The huge volume of primary produce, both livestock and mineral, from the Cloncurry region that passes through the Port of Townsville, was acknowledged when the port’s board met for the first time in the north west town on Monday.
According to mayor, Greg Campbell, the shire had three pillars driving it, in cattle, mining and transport, which in turn help to drive Queensland’s economy, and the visit was an acknowledgement of that.
“We extended an invitation believing it would be a great opportunity for the board to visit Cloncurry as much of the product that is shipped through the Port of Townsville originates from our shire,” he said.
In the last financial year, just under 200,000 head of cattle were exported through the port from all over the north west, and numbers are up 17 per cent on that this year at the second largest cattle port after Darwin.
Mineral exports have been 45pc of the port’s total tonnage, with more than 30 different commodities finding their way from the north west to overseas markets through the port.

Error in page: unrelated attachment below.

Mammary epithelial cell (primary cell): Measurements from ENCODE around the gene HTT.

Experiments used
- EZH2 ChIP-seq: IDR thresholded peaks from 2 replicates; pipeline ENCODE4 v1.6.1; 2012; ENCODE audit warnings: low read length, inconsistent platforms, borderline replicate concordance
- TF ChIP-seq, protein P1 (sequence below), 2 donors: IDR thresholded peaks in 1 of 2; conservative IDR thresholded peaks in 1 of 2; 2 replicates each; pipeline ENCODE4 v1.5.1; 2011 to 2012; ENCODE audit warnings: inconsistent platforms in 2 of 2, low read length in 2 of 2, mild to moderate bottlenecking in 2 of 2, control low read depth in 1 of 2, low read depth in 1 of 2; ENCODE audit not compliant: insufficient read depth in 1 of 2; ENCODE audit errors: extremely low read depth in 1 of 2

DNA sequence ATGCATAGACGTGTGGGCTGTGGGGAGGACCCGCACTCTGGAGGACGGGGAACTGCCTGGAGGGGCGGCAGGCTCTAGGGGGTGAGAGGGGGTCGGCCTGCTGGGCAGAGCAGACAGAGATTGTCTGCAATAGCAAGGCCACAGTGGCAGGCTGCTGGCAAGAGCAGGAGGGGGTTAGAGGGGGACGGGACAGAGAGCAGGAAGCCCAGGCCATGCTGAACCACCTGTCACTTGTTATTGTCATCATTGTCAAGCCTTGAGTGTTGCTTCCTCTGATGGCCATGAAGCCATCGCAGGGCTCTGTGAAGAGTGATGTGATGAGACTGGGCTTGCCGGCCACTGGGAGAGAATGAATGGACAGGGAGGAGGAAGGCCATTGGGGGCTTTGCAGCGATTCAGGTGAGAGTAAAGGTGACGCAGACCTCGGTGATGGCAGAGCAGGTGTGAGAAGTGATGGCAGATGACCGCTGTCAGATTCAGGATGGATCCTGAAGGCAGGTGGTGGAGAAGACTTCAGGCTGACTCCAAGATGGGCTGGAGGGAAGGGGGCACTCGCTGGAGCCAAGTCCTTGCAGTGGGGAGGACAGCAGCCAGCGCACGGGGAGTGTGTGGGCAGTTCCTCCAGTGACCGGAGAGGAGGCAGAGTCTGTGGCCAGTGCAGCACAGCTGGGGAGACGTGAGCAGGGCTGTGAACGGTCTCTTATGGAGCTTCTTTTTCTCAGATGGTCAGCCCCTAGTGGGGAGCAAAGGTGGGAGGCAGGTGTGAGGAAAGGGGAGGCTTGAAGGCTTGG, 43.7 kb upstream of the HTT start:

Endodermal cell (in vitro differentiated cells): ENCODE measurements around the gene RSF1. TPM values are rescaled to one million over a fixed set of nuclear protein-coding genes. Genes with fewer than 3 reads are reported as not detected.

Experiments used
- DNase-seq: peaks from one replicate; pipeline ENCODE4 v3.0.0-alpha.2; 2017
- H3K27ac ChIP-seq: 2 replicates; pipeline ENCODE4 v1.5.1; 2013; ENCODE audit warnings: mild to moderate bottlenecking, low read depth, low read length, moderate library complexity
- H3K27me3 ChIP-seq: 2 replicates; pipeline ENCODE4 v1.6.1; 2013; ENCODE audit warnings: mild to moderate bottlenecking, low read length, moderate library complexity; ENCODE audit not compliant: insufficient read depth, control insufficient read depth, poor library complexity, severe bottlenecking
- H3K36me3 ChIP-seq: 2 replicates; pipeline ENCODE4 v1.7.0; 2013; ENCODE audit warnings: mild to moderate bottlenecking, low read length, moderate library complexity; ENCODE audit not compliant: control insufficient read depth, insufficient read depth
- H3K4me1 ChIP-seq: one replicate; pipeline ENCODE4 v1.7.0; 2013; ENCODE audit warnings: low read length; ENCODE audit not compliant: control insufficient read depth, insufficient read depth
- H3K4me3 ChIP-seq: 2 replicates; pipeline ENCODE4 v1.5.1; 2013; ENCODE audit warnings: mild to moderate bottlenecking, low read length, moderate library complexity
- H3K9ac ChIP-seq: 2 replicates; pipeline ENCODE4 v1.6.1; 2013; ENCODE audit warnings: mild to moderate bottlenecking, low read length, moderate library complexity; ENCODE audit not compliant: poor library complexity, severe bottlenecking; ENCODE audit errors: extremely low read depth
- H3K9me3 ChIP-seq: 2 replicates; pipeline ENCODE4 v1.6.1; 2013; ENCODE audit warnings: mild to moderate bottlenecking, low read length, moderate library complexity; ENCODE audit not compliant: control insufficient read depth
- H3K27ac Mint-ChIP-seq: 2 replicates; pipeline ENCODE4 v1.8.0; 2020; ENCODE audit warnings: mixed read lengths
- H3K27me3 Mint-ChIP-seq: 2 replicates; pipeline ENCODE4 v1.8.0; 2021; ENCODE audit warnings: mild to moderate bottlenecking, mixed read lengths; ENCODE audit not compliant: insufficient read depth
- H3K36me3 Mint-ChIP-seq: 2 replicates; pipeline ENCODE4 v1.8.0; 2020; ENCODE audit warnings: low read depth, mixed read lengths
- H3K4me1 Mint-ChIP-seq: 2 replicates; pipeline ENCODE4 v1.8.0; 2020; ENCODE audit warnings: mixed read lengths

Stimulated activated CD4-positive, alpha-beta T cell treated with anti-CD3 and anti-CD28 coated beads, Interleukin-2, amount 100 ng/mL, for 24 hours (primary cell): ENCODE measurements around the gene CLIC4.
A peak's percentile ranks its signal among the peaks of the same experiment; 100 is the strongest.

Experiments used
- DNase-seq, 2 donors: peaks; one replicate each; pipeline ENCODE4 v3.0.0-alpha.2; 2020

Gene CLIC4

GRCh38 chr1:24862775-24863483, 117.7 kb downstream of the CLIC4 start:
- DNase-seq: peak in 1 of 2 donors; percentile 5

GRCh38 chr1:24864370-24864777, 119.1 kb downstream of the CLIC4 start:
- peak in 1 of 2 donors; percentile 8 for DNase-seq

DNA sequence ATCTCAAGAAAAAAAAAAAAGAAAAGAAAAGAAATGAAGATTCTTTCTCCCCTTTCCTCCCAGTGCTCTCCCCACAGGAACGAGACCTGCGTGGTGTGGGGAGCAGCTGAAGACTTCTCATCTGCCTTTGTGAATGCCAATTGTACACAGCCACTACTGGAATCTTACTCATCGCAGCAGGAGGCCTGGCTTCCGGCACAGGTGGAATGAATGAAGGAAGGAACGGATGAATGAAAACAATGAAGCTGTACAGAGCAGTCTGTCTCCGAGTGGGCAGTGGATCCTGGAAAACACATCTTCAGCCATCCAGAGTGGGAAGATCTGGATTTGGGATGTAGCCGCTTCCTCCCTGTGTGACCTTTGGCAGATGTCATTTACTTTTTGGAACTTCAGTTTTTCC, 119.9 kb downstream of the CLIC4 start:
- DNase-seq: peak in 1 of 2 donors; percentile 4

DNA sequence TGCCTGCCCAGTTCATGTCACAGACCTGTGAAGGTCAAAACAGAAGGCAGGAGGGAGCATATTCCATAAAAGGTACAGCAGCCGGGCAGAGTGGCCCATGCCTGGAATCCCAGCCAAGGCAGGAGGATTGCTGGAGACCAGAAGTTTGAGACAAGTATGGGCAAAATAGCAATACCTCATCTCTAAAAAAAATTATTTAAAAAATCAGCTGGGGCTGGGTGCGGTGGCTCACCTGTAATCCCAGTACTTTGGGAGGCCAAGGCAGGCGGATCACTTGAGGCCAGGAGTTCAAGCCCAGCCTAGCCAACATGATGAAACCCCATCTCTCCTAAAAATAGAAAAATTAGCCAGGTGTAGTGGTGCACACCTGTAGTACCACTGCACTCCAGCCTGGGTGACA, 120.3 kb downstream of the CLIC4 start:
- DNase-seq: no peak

Port of Townsville board chairwoman, Renita Garard, said Cloncurry had been a significant contributor to trade through the port throughout its 154-year history.
“With new mining projects coming online and growing demand for agricultural produce, the region will continue to play a vital role in the port’s future,” she said.
The board is committed to holding three meetings outside of Townsville each year in a bid to better understand key stakeholders and the supply chain network.
Following their meeting, the executive team undertook a town tour and visited MMG’s Dugald River zinc project to further enhance its understanding of the supply chain of the product being handled at the eastern shipping link.